Understanding The FBI Name Check Policy That Is Causing Naturalization Delays
A detailed internal memo from the US Citizenship and Immigration Services (USCIS) explains the labyrinthine FBI name check procedure that has caused delays to many people applying for citizenship or other immigration benefits, such as permanent residence.
The Interoffice Memorandum by Michael L. Aytes, Associate, Director, Domestic Operations, USCIS, dated December 21, 2006, at its very core, states that the USCIS will no longer expedite FBI name checks when an applicant brings a mandamus law suit against the USCIS. On the other hand, expedite request can still be made by an official when at least one of the following criteria for expeditious treatment are met:
On February 20, 2007, USCIS issued a brief notice to the public reiterating the new expedite policy without referring to the internal memo.
- Military deployment;
- Age-out cases not covered under the provision of the Child Status Protection Act (CSPA) and applications affected by sunset provisions such as Diversity Visas (DVs);
- Compelling reasons as provided by the requesting office (e.g. critical medical conditions); and/or
- Loss of social security benefits or other subsistence in the discretion of the District Director.
According to the memo, the expedite request has to be initiated by the USCIS official via fax and not by the applicant. It remains to be seen whether an applicant can prevail upon an officer to expedite the FBI name check claim. The memo specifically states that cases that are simply “old” or subject to a congressional inquiry do not qualify for an expedited name check unless one of the expedited criteria are met.
Details On Name Check Procedure
Unlike the February 20, 2007 notice, the internal memo provides great details on the FBI name check procedure. Although the memo states that the FBI name checks have “proven to be an effective tool in the identification of potential threats to our national security and in providing other relevant information that may affect the eligibility of an application for a benefit,” it fails to provide further details or examples.
The name check must be initiated on the following form types: I-485 (Application to Register Permanent Residence or Adjust Status); I-589 (Application for Asylum and Withholding of Removal); I-601 (Application for Waiver of Ground of Excludability); I-687 (Application for Status as a Temporary Resident Under Section 245A of the Immigration and Nationality Act); I-698 (Application to Adjust Status from Temporary to Permanent Resident); and N-400 (Application for Naturalization).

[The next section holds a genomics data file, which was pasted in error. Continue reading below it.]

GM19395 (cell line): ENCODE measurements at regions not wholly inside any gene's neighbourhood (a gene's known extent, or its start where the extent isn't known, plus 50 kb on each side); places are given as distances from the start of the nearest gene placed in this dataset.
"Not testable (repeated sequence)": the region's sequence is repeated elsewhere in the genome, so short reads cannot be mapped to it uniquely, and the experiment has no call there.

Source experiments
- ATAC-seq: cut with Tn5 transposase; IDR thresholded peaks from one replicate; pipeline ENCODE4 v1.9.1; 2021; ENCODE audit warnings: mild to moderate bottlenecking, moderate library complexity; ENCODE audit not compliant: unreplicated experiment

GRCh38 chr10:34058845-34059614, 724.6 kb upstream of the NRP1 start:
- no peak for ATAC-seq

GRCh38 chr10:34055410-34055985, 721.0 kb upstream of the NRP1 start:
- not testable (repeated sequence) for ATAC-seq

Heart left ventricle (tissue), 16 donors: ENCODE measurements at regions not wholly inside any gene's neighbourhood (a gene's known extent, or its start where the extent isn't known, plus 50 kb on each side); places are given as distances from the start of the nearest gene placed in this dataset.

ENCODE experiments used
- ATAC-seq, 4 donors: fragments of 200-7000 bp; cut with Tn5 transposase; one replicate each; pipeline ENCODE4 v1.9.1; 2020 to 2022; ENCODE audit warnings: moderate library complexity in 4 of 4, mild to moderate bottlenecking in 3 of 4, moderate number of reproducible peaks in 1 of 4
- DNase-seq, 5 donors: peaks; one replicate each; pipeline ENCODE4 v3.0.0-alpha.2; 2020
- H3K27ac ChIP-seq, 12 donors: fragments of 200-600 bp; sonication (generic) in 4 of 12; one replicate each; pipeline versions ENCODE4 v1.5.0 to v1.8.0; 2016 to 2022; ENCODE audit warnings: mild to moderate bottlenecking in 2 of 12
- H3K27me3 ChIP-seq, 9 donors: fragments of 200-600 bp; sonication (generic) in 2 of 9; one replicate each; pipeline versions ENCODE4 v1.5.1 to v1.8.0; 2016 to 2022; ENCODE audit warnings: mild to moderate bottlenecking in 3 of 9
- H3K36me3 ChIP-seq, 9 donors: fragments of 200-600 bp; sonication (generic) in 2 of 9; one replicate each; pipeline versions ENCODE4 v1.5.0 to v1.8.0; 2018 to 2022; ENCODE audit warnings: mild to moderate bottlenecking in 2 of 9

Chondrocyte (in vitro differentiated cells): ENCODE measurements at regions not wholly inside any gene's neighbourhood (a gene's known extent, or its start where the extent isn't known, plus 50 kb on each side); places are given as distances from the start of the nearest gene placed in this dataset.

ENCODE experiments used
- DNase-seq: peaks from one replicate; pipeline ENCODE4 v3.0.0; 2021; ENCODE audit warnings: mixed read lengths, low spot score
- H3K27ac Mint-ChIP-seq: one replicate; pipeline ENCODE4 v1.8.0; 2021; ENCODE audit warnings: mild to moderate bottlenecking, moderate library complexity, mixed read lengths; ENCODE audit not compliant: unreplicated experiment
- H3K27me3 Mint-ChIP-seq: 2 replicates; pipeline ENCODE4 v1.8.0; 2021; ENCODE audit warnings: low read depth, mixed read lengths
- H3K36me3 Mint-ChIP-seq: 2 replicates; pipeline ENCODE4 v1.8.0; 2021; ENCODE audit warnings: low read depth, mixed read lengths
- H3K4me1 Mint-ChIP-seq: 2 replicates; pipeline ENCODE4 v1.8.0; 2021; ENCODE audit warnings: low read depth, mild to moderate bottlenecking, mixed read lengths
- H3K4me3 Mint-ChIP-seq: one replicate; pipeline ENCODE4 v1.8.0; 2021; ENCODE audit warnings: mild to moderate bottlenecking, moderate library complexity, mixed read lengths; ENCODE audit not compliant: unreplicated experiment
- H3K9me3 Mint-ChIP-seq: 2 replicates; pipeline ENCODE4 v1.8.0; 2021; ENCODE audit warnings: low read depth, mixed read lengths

The memo goes on to state that the name checks are conducted using an applicant’s name and date of birth, as listed on the application. Alias submissions and spelling variations do not require a separate check. If only the month and date of birth is incorrect, but not the year, a separate name check is not required. But if the year is incorrect, a separate name check needs to be initiated. Names are searched in a multitude of combinations, switching the order of the first, middle, and last names, as well as the combination of just the first and last names, referred to as an “around the clock” search. The memo cites the example of how the name, “Jose Garcia Rodriguez” would be checked:
Jose Garcia Rodriguez
Jose Rodriguez Garcia
Garcia Jose Rodriguez
Garcia Rodriguez Jose
Rodriguez Jose Garcia
Rodriguez Garcia Jose
The FBI search capability will also search for other versions of the name, such as Rodrigues. Although the name check can be initiated through the Claims computer system, certain name checks can only be initiated manually through a spread sheet. Also, when certain searches do not appear on the system, the name check query has to be initialed manually. The initiation of a manual name check request can inherently lead to further delays.
Different FBI Responses
The memo further notes that if the FBIQUERY System response indicates “No Record” (NR), an officer can proceed with the adjudication of the application. If, on the other hand, the FBIQUERY states “Positive Response” (PR), the report is sent to the HQ Office of Fraud and Detection and National Security (FDNS) for preliminary review before being forwarded to field offices and service centers. The FBIQUERY can also provide other responses such as “Pending Response” (PR), which also means that no approval can be rendered until there is a definitive response, either NR or PR. Other FBIQUERY responses include “Error” (E), “Duplicate” (D), “Unknown Response” (UR) or “No Data Found,” and the memo instructs how each of these responses ought to be dealt with by the USCIS officer before approving the application.